The public reaction escalated against young Egyptian actor Ahmed Malik and TV reporter Shady Hussein Abu Zaid over a video they produced on 25 January, in which they distributed ‘condom balloons’ to policemen at Tahrir Square.
The prosecutor general’s office received an official complaint Tuesday, filed against Malik and Abu Zaid accusing them of “insulting and offending police personnel and institutions”, according to the Association for Freedom of Thought and Expression (AFTE). The incident was added to a report tracking “violations” committed by national security forces on the fifth anniversary of the revolution, under the pretext of security.
Human rights’ lawyer Malek Adly defended the young men on the grounds that what they did falls under the “freedom of creativity”, and other freedoms of expression guaranteed by the constitution.
“We should not be ashamed of what they did,” Adly wrote on his personal Facebook account. “At least we do not steal, murder or conceal corruption. We do not lie or submit. Go look for those wearing explosive belts, and leave us with our condoms, as they do not kill anyone.”
Local TV hosts fiercely criticised the video, which has gone viral, and its producers, defending the police and the Ministry of Interior on the grounds of “inappropriateness by insulting those who sacrifice their lives to preserve internal security”.
A shaken Malik issued a public apology Tuesday, asking for “forgiveness” in TV statements on the Mehwar channel. “As I clearly stated, I regret the manner in which my ideas were expressed and how the video was taken by the public. I had no intentions of harming anybody, and I hope that people stop insulting me in return and accept my explanation for the mistake,” Malik stated.
On the other hand, Abu Zaid, who worked for the satirical TV programme of puppet Abla Fahita, refrained from expressing any regrets following his colleague’s claims. “Why is everybody angry? I was joking,” he claimed in a statement published on his Facebook account.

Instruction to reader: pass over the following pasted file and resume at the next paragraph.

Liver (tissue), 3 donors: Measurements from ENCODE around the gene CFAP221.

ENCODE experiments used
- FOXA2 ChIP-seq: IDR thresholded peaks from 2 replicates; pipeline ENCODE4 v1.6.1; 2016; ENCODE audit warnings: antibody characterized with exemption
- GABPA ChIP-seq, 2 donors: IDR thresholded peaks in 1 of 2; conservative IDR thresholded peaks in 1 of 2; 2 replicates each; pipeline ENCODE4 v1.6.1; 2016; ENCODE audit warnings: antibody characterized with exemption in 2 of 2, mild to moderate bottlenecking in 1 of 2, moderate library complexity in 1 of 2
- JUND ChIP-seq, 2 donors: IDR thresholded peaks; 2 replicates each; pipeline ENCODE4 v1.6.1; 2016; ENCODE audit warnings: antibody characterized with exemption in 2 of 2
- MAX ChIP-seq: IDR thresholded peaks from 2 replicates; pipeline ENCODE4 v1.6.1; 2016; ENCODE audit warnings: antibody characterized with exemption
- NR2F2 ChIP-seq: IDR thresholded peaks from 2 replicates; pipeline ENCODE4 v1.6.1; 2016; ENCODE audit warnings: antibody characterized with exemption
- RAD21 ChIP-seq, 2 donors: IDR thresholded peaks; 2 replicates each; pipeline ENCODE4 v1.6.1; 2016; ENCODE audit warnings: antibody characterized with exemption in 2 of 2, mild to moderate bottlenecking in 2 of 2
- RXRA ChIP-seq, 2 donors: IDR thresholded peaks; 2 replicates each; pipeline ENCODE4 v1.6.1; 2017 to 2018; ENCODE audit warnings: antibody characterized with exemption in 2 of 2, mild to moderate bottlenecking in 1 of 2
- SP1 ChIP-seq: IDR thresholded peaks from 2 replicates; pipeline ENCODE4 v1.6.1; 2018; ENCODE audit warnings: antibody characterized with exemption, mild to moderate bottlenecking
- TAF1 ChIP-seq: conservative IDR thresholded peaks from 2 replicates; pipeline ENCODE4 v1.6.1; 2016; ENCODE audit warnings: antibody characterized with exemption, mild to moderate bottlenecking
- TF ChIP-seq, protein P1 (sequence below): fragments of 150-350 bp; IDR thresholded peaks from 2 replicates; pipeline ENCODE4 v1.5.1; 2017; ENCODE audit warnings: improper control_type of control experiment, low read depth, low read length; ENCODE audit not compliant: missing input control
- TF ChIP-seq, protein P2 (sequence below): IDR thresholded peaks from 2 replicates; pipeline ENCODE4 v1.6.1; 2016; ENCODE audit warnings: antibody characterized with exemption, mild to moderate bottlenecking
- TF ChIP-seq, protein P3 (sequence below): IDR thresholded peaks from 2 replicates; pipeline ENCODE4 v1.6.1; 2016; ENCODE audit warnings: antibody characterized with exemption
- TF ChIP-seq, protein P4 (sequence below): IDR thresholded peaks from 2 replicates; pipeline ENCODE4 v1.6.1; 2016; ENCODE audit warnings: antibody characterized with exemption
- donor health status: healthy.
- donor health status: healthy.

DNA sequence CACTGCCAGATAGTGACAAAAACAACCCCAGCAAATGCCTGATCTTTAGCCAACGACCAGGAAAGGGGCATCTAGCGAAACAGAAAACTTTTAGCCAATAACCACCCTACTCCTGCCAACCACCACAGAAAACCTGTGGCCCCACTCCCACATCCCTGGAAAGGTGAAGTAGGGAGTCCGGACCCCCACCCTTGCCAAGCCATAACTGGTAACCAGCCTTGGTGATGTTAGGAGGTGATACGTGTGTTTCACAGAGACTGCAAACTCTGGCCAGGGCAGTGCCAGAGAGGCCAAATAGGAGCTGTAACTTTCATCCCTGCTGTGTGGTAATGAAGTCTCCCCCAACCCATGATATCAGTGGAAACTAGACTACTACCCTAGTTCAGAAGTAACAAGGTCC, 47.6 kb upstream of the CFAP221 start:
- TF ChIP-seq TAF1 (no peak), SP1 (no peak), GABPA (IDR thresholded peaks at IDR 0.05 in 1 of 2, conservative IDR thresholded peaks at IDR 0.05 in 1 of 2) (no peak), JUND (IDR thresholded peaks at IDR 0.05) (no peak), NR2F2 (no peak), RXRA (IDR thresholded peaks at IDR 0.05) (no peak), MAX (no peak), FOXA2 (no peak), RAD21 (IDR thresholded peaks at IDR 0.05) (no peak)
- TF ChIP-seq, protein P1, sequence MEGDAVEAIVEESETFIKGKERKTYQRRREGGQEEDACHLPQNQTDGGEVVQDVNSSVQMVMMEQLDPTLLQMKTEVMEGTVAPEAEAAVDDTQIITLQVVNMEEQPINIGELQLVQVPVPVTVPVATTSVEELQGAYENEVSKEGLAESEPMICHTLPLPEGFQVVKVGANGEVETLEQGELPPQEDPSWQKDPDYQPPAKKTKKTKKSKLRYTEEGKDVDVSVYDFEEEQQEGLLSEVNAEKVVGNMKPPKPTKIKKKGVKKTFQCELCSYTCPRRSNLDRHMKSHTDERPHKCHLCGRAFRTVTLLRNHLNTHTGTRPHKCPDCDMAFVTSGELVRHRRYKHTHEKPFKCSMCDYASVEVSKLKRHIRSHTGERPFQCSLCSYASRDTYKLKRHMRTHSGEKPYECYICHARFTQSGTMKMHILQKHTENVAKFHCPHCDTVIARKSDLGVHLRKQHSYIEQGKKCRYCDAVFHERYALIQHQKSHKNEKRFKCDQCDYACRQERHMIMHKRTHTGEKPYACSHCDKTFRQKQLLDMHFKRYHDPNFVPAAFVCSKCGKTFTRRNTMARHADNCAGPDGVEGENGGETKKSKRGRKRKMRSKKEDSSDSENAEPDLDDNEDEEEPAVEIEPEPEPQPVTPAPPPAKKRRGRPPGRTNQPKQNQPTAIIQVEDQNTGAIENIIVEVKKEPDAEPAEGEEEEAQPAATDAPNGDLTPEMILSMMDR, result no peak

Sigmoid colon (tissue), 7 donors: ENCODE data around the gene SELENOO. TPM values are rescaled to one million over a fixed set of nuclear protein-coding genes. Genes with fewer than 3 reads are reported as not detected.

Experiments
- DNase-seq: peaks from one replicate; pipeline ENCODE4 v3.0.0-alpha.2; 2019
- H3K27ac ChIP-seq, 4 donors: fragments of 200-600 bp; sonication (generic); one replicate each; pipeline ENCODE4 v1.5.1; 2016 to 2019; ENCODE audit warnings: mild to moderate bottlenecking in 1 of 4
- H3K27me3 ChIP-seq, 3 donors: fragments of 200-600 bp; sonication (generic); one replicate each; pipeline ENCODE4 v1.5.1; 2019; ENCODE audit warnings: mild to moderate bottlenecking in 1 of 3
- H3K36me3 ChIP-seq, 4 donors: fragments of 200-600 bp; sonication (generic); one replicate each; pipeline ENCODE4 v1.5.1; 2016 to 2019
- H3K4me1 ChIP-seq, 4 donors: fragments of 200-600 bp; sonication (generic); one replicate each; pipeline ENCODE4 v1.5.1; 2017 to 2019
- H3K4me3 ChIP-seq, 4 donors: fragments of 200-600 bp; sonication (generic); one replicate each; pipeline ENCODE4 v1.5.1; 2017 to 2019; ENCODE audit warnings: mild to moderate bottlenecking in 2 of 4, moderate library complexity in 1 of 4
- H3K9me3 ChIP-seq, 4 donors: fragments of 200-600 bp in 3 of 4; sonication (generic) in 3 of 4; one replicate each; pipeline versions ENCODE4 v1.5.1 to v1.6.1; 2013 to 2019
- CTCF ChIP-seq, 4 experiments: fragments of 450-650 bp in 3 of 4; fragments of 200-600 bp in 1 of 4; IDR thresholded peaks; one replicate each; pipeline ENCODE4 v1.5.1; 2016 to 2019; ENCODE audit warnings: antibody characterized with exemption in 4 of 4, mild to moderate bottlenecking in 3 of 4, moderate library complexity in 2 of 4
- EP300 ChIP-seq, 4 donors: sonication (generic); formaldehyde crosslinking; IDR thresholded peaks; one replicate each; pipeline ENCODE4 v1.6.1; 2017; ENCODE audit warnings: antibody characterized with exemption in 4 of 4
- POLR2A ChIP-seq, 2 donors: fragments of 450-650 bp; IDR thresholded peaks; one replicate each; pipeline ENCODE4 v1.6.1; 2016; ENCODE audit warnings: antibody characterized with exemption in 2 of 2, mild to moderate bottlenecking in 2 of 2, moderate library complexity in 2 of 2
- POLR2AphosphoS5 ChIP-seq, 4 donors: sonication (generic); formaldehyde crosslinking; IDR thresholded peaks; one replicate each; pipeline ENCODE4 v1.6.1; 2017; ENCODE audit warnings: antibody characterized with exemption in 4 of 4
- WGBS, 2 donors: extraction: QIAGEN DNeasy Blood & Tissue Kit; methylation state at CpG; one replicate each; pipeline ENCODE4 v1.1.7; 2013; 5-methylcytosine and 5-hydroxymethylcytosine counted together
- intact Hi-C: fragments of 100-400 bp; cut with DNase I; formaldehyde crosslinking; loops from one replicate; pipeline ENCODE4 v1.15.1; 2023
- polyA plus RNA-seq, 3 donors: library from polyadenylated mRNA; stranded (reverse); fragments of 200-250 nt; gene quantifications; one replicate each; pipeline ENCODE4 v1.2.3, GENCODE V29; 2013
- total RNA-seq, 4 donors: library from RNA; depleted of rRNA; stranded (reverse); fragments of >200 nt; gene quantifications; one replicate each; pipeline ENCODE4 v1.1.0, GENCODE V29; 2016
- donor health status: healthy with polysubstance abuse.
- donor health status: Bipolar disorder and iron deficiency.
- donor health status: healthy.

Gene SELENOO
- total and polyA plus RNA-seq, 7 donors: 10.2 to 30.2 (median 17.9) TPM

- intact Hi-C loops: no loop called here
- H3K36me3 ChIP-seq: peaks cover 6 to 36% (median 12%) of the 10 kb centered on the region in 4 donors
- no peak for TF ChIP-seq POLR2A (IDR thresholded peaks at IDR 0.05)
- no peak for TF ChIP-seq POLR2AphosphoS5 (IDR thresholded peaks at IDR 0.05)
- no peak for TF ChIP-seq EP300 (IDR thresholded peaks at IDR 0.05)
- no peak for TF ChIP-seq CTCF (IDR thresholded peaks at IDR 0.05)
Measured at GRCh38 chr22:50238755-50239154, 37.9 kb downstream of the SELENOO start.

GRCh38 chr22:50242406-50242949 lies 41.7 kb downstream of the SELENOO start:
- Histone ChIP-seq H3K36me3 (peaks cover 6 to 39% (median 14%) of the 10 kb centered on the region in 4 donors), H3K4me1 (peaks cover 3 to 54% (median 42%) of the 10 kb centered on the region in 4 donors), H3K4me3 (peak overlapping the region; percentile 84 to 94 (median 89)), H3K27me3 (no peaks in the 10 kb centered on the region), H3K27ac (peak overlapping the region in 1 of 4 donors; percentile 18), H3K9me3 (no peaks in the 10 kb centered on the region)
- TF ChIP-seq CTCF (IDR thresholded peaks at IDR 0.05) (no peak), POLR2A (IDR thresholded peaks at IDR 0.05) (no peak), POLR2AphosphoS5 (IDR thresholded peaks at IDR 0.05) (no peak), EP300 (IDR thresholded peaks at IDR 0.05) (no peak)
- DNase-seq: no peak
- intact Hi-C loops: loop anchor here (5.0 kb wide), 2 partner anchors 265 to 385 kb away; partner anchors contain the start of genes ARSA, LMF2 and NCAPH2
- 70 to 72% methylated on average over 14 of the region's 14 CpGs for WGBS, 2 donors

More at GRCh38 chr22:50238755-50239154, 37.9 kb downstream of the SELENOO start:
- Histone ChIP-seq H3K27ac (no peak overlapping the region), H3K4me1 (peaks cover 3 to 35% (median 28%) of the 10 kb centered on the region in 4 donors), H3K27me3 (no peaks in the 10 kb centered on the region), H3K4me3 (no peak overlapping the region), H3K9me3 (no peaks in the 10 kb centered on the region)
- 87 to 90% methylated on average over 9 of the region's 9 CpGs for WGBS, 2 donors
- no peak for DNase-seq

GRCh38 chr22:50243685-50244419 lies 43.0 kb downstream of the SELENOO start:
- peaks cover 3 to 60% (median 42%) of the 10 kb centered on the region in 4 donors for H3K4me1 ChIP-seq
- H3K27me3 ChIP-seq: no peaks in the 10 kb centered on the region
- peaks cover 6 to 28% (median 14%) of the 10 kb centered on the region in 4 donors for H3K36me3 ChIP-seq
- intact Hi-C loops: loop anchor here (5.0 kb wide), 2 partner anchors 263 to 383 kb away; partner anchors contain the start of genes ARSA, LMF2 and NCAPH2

“I have no regrets in taking part in the revolution of 25 January 2011… I have seen it all … the killings, the beatings, and all sorts of violations security forces committed. In the absence of justice, I became depressed for a very long time… eventually we were even banned from expressing our opinions, we were forbidden from protesting under threat of imprisonment. Most people stopped talking politics, trying to forget the revolution, but the truth is that they won’t, they can’t, just as nobody can speak up anymore, everyone is terrified, myself included,” Abu Zaid wrote.
He further stated that “ironically”, the anniversary of the revolution in 2016 was marked by an imposing security presence in the streets, accompanied by threats to anyone considering protesting. In his opinion, this scared people away as “nobody went out on that day, but everybody was remembering the revolution”.
Abu Zaid claims this is why he resorted to producing the video, which he considers a joke, using the “only tool we have left to face their weapons, power and legitimacy.”
As the case became a polarised political dispute between supporters and opponents of the revolution and the police, Abu Zaid easily obtained the support of young activists, such as Sanaa Seif, who replied to Abu Zaid’s post with the simple phrase of “right you are”.
Malik had stated that he would respect legal charges if brought against him, while Abu Zaid expressed fear and expectations of detention.
On the other hand, police officers have also used social media to “counter” the video. Although the page entitled “Egyptian police” is not the ministry’s official account, it did contain several threatening posts to the video makers.
“We swear that we will not let you go, you have now made yourself an enemy of 37,000 policemen,” one user wrote, allegedly a policeman. However, another police officer said in a video that “justice will not come from threats, but rather from the law, and other tools such as the media”.